Flu deaths happen every year

On Sept. 29, 2009, my athletic 38-year-old cousin Shelby died from contracting the flu. Few people think they’ll die from the flu. Even those who continuously evaluate statistics in health care think, “it can’t possibly happen to me.” According to the Centers for Disease Control and Prevention (CDC), however, flu deaths range from 12,000 to 61,000 in any given year. Compared to 40,000 deaths annually related to motor vehicle crashes, these numbers are staggering.

U.S. Secretary of Health and Human Services Secretary Alex Azar likened getting the flu vaccine to wearing a seat belt in a vehicle, calling it “a sensible precaution.”

The flu vaccination is the most important way to protect ourselves against the most serious cases of flu, its complications on other bodily systems, and flu deaths.

Why don’t we get vaccinated?

The answers are as varied as the population. A RAND Corporation study of unvaccinated adults found that 28% did not feel they needed the vaccine. They often cited being young and healthy, feeling that if they contracted the flu their body would effectively fight it.

In fact, many people have become more concerned with the consequences of vaccination than that of the flu. Some continue to insist that we may not gain immunity from the current vaccine, although science supports the necessity and safety of flu vaccinations for all ages. This, however, is not the case, as flu vaccines undergo extensive testing for safety and produced under rigorously high standards.

Often, people complain that vaccines give them the flu. This claim has little basis in scientific fact, inactivated or dead proteins and viruses compose the vaccinations. Labs now even make vaccines produced and grown in cells which don’t have an egg-based medium, further mitigating any risk.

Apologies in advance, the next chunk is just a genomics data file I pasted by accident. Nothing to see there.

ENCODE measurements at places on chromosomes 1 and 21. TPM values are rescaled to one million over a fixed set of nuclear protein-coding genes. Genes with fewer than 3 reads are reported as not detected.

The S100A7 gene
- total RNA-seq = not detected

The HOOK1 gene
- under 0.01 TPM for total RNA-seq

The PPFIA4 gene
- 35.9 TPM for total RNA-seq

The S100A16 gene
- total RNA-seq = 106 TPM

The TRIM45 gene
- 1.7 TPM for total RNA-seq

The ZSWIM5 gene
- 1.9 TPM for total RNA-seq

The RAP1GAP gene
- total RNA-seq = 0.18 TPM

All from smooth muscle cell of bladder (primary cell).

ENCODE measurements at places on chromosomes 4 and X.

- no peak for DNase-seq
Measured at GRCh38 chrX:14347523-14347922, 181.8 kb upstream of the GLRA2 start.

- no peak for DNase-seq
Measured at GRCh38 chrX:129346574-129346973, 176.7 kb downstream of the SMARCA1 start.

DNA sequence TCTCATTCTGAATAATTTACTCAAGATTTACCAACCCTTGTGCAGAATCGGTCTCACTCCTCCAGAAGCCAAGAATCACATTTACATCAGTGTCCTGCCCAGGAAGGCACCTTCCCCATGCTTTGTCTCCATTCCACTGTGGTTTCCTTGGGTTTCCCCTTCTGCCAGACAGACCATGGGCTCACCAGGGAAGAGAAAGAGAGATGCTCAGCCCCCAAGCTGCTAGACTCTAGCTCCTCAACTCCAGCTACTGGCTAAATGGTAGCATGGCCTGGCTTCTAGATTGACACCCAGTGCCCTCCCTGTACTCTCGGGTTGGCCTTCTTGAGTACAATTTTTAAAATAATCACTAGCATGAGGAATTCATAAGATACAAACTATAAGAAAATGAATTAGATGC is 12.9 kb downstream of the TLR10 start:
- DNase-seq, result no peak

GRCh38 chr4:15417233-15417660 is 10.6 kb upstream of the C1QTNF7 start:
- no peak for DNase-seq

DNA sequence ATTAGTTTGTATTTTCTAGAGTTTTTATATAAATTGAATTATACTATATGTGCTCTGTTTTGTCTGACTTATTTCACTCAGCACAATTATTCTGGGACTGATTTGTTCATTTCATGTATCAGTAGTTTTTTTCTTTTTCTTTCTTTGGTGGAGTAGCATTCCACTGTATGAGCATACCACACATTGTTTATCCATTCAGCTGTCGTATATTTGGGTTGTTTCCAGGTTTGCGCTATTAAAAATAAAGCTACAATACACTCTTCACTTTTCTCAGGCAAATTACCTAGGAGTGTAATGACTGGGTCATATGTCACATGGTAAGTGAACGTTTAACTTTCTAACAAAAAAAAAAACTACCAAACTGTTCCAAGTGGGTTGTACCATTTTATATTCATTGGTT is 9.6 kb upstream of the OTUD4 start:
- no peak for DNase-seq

Others believe the misconception that immunizations, including flu vaccinations, may have harmful side effects, including flu deaths. According to the World Health Organization, serious adverse reactions rarely occur. Statistics cite one per thousands of doses. Minor side effects may include:

  • muscle aches
  • low-grade fever
  • mild headache
  • fatigue

These side effects typically prove short-lived.

When it comes to flu prevention, the vaccine isn’t perfect. Even when the vaccine matches well against the most dominant strain, effectiveness falls between 40% to 60%. This results from the existence of several types of flu, making it difficult to know which will cause the most illness. Typically, influenza A occurs more at the beginning of flu season and is responsible for most flu cases. Influenza B occurs toward the end of the season. Generally, vaccines target two strains of influenza A and B.

When and why should you get vaccinated?

Many medical experts suggest October as the most effective time. If patients get the flu vaccine during the summer, effectiveness may decrease by the height of flu season. A European study reported that effectiveness began to decline three months after vaccine receipt. Even late in the flu season, medical professionals still recommend the vaccine.